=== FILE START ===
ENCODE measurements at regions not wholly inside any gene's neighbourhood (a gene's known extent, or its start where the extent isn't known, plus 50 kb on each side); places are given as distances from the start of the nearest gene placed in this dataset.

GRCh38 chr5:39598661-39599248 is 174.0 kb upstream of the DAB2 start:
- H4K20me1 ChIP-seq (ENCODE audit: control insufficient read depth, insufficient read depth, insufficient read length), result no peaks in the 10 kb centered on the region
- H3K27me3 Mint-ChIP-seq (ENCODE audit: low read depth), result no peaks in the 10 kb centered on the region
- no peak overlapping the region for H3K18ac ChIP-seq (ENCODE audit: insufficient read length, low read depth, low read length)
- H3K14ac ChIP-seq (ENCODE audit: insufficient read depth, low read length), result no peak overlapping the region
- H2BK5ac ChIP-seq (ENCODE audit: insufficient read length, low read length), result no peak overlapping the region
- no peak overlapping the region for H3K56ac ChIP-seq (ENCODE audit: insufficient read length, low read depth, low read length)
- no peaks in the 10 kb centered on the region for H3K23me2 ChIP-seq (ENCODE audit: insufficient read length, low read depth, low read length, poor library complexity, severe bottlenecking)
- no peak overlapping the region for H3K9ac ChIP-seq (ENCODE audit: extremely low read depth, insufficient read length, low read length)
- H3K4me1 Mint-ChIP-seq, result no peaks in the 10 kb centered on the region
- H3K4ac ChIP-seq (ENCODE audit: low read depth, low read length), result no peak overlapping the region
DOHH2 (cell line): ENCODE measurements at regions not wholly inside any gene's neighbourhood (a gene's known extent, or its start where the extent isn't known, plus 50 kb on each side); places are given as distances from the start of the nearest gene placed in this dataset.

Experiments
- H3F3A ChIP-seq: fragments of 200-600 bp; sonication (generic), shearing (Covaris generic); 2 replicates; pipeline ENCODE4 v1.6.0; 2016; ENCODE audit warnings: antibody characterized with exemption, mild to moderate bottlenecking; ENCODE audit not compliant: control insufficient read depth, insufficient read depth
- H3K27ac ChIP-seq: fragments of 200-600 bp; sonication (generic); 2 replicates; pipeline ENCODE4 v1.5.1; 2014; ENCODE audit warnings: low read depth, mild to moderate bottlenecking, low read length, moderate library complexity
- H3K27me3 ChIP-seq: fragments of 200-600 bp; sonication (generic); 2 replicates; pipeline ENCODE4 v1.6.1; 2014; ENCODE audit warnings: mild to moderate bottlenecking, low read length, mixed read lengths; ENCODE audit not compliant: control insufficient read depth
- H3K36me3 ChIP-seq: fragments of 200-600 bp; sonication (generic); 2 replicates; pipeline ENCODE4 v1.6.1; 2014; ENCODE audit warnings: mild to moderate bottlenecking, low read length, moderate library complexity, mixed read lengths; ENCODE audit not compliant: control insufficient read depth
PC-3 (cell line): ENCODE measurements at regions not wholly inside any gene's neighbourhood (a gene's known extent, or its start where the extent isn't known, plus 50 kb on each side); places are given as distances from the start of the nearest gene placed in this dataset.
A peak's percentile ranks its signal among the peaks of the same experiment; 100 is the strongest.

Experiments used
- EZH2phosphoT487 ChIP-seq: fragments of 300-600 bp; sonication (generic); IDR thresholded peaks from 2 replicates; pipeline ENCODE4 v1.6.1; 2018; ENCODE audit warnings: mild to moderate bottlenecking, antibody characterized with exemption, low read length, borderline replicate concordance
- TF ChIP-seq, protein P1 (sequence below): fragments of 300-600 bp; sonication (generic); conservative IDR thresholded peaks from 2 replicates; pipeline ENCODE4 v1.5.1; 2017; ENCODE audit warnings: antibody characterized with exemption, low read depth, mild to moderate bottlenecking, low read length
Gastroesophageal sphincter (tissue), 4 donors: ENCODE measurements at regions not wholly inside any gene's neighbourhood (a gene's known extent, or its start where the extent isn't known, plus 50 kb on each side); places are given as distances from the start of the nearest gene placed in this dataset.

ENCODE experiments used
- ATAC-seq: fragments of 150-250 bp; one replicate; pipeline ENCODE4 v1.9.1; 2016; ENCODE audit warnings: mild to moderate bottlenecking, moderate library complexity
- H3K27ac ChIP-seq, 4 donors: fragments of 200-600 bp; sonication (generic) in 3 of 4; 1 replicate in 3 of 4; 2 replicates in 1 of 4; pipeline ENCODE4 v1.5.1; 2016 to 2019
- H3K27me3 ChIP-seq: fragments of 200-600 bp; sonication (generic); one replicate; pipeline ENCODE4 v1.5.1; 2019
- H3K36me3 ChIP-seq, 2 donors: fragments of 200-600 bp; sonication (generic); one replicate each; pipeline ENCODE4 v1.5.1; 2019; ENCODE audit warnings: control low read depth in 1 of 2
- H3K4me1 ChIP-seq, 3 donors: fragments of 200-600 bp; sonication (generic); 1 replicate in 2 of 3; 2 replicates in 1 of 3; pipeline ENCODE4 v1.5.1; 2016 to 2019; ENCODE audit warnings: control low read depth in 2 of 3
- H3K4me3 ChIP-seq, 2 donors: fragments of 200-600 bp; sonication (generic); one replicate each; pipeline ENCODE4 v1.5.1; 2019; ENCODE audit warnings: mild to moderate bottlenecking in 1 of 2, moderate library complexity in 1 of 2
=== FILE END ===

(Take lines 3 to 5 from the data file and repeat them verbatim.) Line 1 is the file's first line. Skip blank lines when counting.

- H4K20me1 ChIP-seq (ENCODE audit: control insufficient read depth, insufficient read depth, insufficient read length), result no peaks in the 10 kb centered on the region
- H3K27me3 Mint-ChIP-seq (ENCODE audit: low read depth), result no peaks in the 10 kb centered on the region
- no peak overlapping the region for H3K18ac ChIP-seq (ENCODE audit: insufficient read length, low read depth, low read length)